So much of personal enjoyment is based on what we're told, by our cultures, is appropriate for our demographic. Something that is aimed at a totally different demographic often makes us feel uncomfortable. "I shouldn't enjoy this because only young girls are supposed to like this... enjoying this must mean that I'm like I'm a young girl, not a adult man". So when one culture's stylistic boundaries are different for different demographics than another culture's, it can be very confusing, and can be uncomfortable for the same demographic in the other culture.
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« Reply #85 on: March 20, 2011, 11:07:46 PM »

I think there are several reasons western gamers don't like jRPGs. Some nationalistic, some cultural, some just plain ignorant (though probably less than we'd like to think).

First, look how many people in America refuse to even look at a Toyota? I mean, Toyota has HUGE MAN TRUCKS! Never short on the testosterone, hard-core image, and have an automobile to fit just about every american lifestyle. They get better mileage, last longer, etc. Honda, Nissan and Subaru too. Yet nationalistic pride keeps some from reaching outside of their culture for items. That makes up a certain percentage.

Then there's a few major cultural reasons:

First, there's the "freedom" issue. Americans / Westerners love their freedom (and I'm generalizing here, so bear with me). The concept of unbridled freedom is a bit of a rally cry to Westerners. Sometimes to a fault. Many times we'd lower our quality of living and/or happiness for one small freedom. Maybe it's something we can be proud of, maybe not. But it is something that plays into Western perception of jRPGs. Some people of the world find peace in feeling like they have a given destiny. Japanese culture and spirituality has had a long history of learning to enjoy ones place, and not having to feel like they have to spend their lives fighting an uphill battle. I think that has translated into Japanese people being much more willing to appreciate a pre-dictated story environment in a game. One of the biggest complaints about jRPGs I hear from american game critics is that they lack freedom. We may see that as a defect, while some may see it as a chance of exploring a rich, pre-determined world, and enjoying the artistry of its creator. The differences are very stark. Almost all wRPGs have user-creatable characters with intense decision making. Almost all jRPGs have pre-determined characters with their own un-modifiable personalities. There are obviously exceptions on both sides.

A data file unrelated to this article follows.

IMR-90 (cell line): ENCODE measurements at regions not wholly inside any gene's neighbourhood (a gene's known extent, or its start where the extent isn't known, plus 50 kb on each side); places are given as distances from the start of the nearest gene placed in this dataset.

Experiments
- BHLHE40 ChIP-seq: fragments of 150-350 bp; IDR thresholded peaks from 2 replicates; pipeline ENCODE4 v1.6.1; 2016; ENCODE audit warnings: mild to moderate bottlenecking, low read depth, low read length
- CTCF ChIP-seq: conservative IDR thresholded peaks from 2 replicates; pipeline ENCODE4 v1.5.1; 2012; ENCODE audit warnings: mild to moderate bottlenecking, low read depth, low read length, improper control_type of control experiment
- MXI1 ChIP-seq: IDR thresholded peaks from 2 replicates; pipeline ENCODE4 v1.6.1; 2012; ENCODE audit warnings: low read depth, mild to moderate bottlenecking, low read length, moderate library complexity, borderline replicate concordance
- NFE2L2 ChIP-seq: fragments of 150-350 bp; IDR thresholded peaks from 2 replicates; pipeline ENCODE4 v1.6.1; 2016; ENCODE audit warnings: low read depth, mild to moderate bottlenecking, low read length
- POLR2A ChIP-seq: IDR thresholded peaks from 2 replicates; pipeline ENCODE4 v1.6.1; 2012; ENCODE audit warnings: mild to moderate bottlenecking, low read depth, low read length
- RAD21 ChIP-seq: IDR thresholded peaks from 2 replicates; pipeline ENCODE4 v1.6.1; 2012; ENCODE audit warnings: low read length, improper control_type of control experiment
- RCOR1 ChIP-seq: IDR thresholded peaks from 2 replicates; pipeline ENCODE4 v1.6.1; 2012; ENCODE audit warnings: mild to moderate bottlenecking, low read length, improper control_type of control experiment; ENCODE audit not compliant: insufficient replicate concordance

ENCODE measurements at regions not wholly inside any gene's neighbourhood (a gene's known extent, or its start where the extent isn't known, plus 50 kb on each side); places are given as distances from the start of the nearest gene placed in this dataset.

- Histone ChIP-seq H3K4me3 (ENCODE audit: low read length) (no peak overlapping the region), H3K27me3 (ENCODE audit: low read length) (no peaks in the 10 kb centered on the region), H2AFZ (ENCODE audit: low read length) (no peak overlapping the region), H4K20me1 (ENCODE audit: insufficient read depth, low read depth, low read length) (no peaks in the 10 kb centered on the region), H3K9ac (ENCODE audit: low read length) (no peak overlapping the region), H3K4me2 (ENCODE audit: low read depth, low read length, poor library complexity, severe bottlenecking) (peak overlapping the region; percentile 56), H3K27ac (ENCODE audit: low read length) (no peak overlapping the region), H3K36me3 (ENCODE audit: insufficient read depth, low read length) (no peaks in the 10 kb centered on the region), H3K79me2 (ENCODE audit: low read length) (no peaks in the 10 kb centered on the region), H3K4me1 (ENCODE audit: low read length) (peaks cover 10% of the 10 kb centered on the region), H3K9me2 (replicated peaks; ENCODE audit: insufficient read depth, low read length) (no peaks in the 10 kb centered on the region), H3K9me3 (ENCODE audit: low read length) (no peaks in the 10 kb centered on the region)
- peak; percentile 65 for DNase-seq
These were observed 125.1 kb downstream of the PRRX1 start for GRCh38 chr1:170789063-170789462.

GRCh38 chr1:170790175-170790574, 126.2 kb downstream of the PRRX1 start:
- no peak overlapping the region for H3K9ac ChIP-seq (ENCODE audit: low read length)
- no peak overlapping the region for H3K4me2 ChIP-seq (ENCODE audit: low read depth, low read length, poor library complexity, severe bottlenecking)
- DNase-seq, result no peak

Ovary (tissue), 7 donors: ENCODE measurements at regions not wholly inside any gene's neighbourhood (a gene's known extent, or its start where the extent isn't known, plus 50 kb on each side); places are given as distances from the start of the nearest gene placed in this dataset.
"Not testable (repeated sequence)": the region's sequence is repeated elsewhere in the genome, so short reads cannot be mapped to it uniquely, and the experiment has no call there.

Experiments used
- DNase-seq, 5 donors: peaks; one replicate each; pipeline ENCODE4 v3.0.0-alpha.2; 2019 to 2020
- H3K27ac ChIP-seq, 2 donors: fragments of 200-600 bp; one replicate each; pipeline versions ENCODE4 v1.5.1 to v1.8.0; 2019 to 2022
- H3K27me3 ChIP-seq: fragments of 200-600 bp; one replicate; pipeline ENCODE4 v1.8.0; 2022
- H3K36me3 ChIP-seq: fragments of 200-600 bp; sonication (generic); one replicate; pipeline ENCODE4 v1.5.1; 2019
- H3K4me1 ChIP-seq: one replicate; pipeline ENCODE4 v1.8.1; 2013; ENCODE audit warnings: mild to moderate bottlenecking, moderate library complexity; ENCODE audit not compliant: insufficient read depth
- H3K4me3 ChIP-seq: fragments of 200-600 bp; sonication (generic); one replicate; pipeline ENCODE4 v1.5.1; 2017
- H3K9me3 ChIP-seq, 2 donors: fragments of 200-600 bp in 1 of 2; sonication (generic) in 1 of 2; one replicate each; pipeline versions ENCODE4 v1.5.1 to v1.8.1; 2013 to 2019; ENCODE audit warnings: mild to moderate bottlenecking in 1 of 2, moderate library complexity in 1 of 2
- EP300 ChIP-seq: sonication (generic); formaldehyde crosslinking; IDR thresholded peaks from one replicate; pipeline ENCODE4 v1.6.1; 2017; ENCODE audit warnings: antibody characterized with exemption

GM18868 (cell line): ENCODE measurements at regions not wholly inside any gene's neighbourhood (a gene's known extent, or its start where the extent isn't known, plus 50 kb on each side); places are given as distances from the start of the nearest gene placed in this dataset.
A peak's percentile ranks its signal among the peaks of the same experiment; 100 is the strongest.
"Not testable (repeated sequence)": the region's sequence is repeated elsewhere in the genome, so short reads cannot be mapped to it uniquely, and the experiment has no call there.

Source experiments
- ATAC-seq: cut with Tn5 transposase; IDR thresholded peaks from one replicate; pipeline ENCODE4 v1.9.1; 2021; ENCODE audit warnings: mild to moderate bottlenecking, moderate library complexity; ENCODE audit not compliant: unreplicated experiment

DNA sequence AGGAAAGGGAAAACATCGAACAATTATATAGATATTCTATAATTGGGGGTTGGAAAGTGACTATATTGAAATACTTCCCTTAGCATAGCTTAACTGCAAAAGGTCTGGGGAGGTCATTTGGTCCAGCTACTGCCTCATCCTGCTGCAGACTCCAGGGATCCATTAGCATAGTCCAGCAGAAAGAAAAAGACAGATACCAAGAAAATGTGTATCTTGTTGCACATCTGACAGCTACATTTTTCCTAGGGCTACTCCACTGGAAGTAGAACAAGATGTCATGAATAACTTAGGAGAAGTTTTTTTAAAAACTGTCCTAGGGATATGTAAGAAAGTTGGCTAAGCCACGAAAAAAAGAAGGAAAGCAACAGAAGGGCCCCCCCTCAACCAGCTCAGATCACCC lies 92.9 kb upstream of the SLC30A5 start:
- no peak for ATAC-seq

Translators Note:
"Will you help me?"
Yes
[No]
"C'mon please?"
Yes
[No]
"C'mon please?"
Yes
[No]
"C'mon please?"
[Yes]
No
"Enjoy your Quest"

There's differences in aesthetic value. Americans have a strong love for stark realism. We took to photography (a German invention) extremely well, and cinematography (a French invention) even more. We're a young nation, and we came about during a period of scientific advancement, and I think it defined our national psyche quite a bit. Where-as nations like England and Japan have rich history of stylized stage plays, America got busy with making photography and cinematography as physically and scientifically "real" as we could hope to accomplish. We take a lot of pride in this, and indeed, we've made huge advancements in creating life-like entertainment. So it would make sense that American games (as in film) would strive toward stark realism, while other cultures may be more at peace with stylization. Even our fantasy and science fiction attempts stylistic realism.



"12 million fans of Stark Realism"

Finally, there are different demographic comfort zones between different cultures. I'm not going to argue that Americans/westerners are obsessed with gender identity... on the contrary, I think that's pretty typical for all cultures. But gender and age identity is different between different cultures. To a Japanese person, a bishonan Sephiroth isn't any less masculine than Auron. We often mistake this for "Sephiroth looks feminine", but within Japanese culture, he has a distinctly masculine image. It's much more normal and acceptable. Similarly, the boundaries between what is defined as "childish" and "adult" are different. They're probably just as distinct as they are in the west, just different. An image or style that may be viewed as being with the "adult" realm of taste may be considered childish to a westerner. Hence, greater acceptance of animation and hand-drawn styling in adult Japanese entertainment.

PhD on Japanese Culture folks right here. Sephiroth = Auron. Target demographic for JRPGs and shonen/shoujo anime are 40 year old Japanese Businessmen. Nobody in Japan considers JRPG characters childish.

So much of personal enjoyment is based on what we're told, by our cultures, is appropriate for our demographic. Something that is aimed at a totally different demographic often makes us feel uncomfortable. "I shouldn't enjoy this because only young girls are supposed to like this... enjoying this must mean that I'm like I'm a young girl, not a adult man". So when one culture's stylistic boundaries are different for different demographics than another culture's, it can be very confusing, and can be uncomfortable for the same demographic in the other culture.

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« Reply #86 on: March 20, 2011, 11:11:22 PM »

I have to admit, that was actually pretty funny for once.
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MeshGearFox